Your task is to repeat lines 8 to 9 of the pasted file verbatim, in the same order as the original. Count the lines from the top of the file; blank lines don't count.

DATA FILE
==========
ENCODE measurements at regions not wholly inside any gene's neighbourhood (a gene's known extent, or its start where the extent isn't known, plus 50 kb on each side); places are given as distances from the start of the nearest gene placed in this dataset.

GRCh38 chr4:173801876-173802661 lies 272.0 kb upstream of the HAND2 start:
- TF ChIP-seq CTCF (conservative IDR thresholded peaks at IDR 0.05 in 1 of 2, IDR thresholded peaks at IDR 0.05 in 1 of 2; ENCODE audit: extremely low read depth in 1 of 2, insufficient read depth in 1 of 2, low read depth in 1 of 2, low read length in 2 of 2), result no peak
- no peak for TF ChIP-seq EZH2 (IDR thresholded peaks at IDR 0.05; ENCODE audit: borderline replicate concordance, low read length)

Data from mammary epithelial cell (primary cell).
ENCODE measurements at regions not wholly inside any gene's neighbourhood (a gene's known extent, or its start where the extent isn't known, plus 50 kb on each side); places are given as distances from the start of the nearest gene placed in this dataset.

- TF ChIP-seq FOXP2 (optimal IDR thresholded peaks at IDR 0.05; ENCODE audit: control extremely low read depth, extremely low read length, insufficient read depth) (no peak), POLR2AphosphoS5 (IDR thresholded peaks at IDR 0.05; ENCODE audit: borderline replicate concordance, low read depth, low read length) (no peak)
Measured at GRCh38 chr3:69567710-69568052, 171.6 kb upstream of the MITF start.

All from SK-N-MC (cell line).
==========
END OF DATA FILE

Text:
Measured at GRCh38 chr3:69567710-69568052, 171.6 kb upstream of the MITF start.

All from SK-N-MC (cell line).